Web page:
c) If the possible use of a separate English admissions test is considered, and if
the EPT is taken as a model, we would still fall far short of predicting
success in English 100 (the UBC criterion of literacy), even if it is used in
combination with Grade 12 English marks.
C. Recommendation
That the University not adopt an independent test of students' writing ability
for use in admissions, and that the Senate Admissions Committee be relieved
of the directive given it at the November 14, 1979 meeting of Senate." 7544.
Wednesday,   March  18,   1981.
Reports of Committees of Senate
Admissions Committee
Basic competence in English Composition  (continued)
Dr. Smith ) That the report be adopted.
Dr. Slonecker  )
Dr. Burns informed Senate that the Committee on Standards in English had
met to discuss the implications of the report and its recommendation. In the past
the committee had argued for an independent examination of English Composition
to be used as a screen in the admission procedures of the University. The
committee had been attracted by a suggested correlation between the English 12
mark in combination with a mark on the composition section of the English
Placement Test in its first year of operation and had therefore urged the Senate
Admissions Committee to find an independent test of students' writing ability.
However, as a result of the analysis of the performance of the 1979-80
English 100 class, the committee were prepared to support the recommendation of
the Admissions Committee that the University not adopt an independent test.
Dr. Burns made the following points in order to inform Senate of the
important elements in the present policy on English standards. Firstly, in 1976
Senate decided that remedial programs in English were no longer to be the
responsibility of the University and in 1979 they were transferred to the Centre
for Continuing Education. The success rate of students enrolled in these programs
was 33% which was equivalent or better than the Intensive Workshops which used
to be administered by the Department of English.
Secondly, although the English Placement Test was still being administered
by the Ministry of Education, its use was at present being challenged; the
principal criticism being that post-secondary institutions no longer made much use
of the English Placement Test results. The committee felt that Senate should be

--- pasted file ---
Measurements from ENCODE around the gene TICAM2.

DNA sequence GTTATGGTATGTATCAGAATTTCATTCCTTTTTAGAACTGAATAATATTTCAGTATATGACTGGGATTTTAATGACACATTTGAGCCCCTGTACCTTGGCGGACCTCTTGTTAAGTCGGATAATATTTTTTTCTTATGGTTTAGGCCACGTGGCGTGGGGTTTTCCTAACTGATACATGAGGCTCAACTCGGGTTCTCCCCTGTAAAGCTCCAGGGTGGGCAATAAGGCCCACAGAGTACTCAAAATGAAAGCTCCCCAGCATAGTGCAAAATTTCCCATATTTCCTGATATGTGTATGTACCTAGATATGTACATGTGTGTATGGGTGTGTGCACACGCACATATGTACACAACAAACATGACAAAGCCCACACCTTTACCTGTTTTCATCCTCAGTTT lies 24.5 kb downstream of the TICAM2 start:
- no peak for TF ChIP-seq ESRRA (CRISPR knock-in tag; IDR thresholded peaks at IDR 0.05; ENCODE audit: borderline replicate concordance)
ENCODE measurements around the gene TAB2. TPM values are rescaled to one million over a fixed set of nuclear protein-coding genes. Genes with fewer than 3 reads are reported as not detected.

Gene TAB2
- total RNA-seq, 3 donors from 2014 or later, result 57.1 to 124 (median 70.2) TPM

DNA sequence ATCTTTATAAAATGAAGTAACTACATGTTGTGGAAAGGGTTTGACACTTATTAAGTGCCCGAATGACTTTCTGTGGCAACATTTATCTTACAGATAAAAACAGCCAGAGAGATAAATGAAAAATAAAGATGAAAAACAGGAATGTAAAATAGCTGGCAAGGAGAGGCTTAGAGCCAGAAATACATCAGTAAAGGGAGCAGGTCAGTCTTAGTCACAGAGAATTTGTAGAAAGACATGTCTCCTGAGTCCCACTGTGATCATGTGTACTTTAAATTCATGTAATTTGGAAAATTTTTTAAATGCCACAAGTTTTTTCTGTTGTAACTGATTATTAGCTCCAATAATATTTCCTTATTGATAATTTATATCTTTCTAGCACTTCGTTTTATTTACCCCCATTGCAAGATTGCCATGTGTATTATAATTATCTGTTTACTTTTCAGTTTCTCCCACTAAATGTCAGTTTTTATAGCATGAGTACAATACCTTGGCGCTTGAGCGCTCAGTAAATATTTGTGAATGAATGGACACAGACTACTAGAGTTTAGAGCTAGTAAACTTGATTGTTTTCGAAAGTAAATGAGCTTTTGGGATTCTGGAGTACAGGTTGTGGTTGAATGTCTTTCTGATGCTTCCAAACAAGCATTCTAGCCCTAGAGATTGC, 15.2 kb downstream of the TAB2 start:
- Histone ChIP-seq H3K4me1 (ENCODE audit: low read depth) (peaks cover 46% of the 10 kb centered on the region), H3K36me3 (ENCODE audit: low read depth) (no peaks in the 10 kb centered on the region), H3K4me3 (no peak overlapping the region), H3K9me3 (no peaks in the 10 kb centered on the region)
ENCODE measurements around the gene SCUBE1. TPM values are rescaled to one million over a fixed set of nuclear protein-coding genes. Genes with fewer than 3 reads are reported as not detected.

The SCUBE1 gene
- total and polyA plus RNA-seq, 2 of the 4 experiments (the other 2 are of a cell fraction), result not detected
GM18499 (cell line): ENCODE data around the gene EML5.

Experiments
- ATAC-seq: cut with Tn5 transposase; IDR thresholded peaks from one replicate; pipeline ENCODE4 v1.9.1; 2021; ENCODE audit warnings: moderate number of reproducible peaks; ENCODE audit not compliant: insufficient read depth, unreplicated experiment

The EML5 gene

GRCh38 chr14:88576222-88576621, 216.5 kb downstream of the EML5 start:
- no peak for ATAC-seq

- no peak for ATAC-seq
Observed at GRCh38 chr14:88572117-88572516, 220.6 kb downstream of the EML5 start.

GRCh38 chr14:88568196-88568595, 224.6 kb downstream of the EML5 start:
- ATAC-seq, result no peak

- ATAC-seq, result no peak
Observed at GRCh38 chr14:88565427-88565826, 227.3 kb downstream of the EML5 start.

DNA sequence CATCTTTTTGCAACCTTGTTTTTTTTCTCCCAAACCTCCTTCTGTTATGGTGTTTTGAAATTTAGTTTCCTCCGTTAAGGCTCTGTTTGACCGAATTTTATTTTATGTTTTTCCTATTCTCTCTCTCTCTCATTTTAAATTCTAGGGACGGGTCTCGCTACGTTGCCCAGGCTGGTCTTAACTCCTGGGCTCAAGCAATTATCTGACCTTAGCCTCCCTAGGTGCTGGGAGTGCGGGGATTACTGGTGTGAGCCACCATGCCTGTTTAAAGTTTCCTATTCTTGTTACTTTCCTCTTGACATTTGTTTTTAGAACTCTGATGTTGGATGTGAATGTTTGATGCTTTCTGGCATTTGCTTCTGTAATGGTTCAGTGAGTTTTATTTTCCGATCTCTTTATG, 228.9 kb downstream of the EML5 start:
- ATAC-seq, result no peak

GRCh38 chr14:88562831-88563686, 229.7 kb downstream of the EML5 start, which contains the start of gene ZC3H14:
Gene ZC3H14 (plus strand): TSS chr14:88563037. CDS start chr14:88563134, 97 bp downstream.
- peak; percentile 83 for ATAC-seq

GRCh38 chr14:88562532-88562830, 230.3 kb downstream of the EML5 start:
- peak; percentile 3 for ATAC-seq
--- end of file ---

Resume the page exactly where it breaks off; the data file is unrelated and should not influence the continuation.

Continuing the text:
informed that the Department of English found the English Placement Test results
very useful, and suggested that the Secretary of Senate be requested to write to
the Ministry of Education informing them of the usefulness of the test, stating
that without the test placement procedures in English 100 would be in jeopardy.
The third point that the committee wished to make was that students could
pass and receive credit for English 100 but still not have satisfied the English
Composition requirement. Those students may proceed to the second year in the
various Faculties and could continue to the graduating year without satisfying the
English Composition requirement. This would also be true of students transferring
into the University. Reports of Committees of Senate
Admissions Committee
Wednesday,  March  18,   1981.
Basic competence in English Composition  (continued)
The final observation of the committee was that the strongest predictor of
success in English 100 appeared to be the Grade 12 mark in English and the grade
point average of the high school record. In the Fall of 1981 the new admission
requirements for students entering the University from Grade 12 would be in
effect. The committee therefore requested that the Admissions Committee
monitor the impact of the new admission requirements on the quality and success
of students over the whole first year program, in order to see if they have any
effect on the success rate of students in English 100.